Head of a Buddha, Gandharan Style
This Head of a Buddha, in the Gandharan style, depicts the Buddha with a small mouth, slender nose, and wavy locks of hair. This idealized image bears all the Classical features of the Greek influences on Gandharan sculptures.
The figure’s “Ushnisha,” which is the three-dimensional oval at the top of the head of the Buddha, resembles a topknot of hair.
The first representations of the Buddha in the 1st century CE in the Greco-Buddhist art of Gandhara represent the Buddha with a topknot, rather than just a cranial knob.
It is thought that the interpretation of the “ushnisha” as a supernatural cranial protuberance happened at a later date, as the representation of the topknot became more symbolic and its original meaning was lost.
In the northwestern region of ancient Gandhara which covered parts of present-day India, Pakistan, and Afghanistan, artisans working in gray schist or white stucco took their inspirations from Greek sculpture.
Gandharan sculptors created figures with Classical facial features, thick curly locks, and heavy drapery. Gandhara was ruled by a series of Indo-Greek kings from the fourth century BC.
These Greco-Bactrian kingdoms served as an important artistic gateway between India and the West.
The “Ushnisha” is one of the major marks of the Buddha. The cranial protuberance at the top of his head, which is covered with hairs that curl in the direction of the sun.
It is the most important iconographic attribute of a Buddha and represents a physical manifestation of the Buddha’s expanded wisdom gained at the time of his enlightenment.
In later periods on the second definition of Ushnisha was added, which was a flame that ascends from the middle of this protuberance.
The Ushnisha is an important feature of any Buddha statues and images, but there is no actual evidence of whether Buddha had the top knot over his head. The Buddha in ancient books refers to the Buddha having had a shaven head.
In one ancient text, there is the story of a hunter who while out on a hunt encounters Gautama Buddha. The hunter gave up hunting for the day, after seeing the shaven man in the middle of the jungle, considering it to be a bad omen.
Gautama Buddha (c. 563/480 – c. 483/400 BCE), also known as Siddhārtha Gautama or simply the Buddha, was a monk, mendicant, sage, philosopher, and teacher on whose teachings Buddhism was founded.
He lived and taught mostly in the northeastern part of ancient India sometime between the 6th and 4th centuries BCE.
Buddha taught a Middle Way between sensual indulgence and the severe asceticism, and he is the primary figure in Buddhism.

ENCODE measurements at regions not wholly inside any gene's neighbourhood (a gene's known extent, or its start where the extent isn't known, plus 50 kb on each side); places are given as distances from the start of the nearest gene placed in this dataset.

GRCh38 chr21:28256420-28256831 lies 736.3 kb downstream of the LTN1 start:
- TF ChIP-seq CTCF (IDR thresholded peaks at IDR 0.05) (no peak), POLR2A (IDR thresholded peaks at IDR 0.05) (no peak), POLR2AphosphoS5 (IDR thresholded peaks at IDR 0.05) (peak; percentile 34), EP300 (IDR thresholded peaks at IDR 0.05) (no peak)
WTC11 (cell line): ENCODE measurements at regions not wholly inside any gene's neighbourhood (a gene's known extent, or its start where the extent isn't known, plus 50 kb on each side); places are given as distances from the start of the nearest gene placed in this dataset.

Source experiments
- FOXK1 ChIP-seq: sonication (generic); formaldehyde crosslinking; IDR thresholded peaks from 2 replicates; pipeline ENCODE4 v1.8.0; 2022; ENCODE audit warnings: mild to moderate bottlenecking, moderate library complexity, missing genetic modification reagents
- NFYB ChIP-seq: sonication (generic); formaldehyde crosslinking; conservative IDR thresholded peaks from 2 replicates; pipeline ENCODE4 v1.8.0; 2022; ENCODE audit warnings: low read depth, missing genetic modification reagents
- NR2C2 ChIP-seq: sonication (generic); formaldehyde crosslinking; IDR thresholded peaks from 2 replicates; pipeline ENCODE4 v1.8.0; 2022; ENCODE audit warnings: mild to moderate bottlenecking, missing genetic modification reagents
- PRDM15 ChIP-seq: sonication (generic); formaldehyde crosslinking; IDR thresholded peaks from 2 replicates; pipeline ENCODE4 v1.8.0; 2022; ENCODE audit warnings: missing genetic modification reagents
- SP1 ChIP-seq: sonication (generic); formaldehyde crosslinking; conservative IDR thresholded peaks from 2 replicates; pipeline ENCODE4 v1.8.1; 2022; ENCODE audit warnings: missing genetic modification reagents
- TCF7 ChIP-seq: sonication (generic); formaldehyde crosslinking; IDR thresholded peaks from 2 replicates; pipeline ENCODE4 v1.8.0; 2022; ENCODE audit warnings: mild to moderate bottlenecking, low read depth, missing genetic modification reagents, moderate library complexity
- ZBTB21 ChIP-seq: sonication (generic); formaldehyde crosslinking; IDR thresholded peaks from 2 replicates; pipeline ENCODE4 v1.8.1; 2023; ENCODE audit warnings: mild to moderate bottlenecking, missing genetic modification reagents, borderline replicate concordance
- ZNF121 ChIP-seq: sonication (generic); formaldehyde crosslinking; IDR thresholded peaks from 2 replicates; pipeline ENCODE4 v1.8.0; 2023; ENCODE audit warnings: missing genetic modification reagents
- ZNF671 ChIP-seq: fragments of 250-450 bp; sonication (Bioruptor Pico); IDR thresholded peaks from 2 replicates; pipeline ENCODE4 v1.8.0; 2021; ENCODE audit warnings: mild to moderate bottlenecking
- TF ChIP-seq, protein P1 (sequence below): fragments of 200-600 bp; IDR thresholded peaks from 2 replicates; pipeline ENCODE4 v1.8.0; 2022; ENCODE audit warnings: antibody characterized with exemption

He is believed by Buddhists to be an enlightened teacher who attained full Buddhahood and shared his insights to help sentient beings end rebirth and suffering.
Accounts of his life, discourses, and monastic rules are believed by Buddhists to have been summarised after his death and memorized by his followers.
Various collections of teachings attributed to him were passed down by oral tradition and first committed to writing about 400 years later.
Head of a Buddha, Gandharan style
- Title: Head of a Buddha, Gandharan style
- Material: Dark gray schist
- Created: 2nd century
- Period: Kushan period, c.100 BCE-250 CE
- Dimensions: H. 40.3 x W. 20.2 x D. 22 cm (15 7/8 x 7 15/16 x 8 11/16 in.)
- Created: South Asia, Pakistan, Gandhara
- Type: Buddhist Sculpture
- Museum: Arthur M. Sackler Gallery
A Tour of Washington, D.C. Museums
- National Gallery of Art
- National Museum of American History
- National Air and Space Museum
- National Museum of African American History and Culture
- National Museum of Natural History
- National Portrait Gallery
- Smithsonian American Art Museum
- The Phillips Collection
- Hirshhorn Museum and Sculpture Garden
- International Spy Museum
- National Museum of Women in the Arts
- United States Holocaust Memorial Museum
- Freer Gallery of Art
- Arthur M. Sackler Gallery
“Give, even if you only have a little.”
“There is no fear for one whose mind is not filled with desires.”
“Even death is not to be feared by one who has lived wisely.”
“Irrigators channel waters; carpenters bend wood; the wise master themselves.”
“It is better to travel well than to arrive.”
“Better than a thousand hollow words is one word that brings peace.”
“The root of suffering is attachment.”
“Even as a solid rock is unshaken by the wind, so are the wise unshaken by praise or blame.”
“It is better to travel well than to arrive.”
Photo Credit: 1) Daderot / CC0; Miguel Hermoso Cuesta / CC BY-SA (creativecommons.org/licenses/by-sa/4.0); Miguel Hermoso Cuesta / CC BY-SA (creativecommons.org/licenses/by-sa/4.0)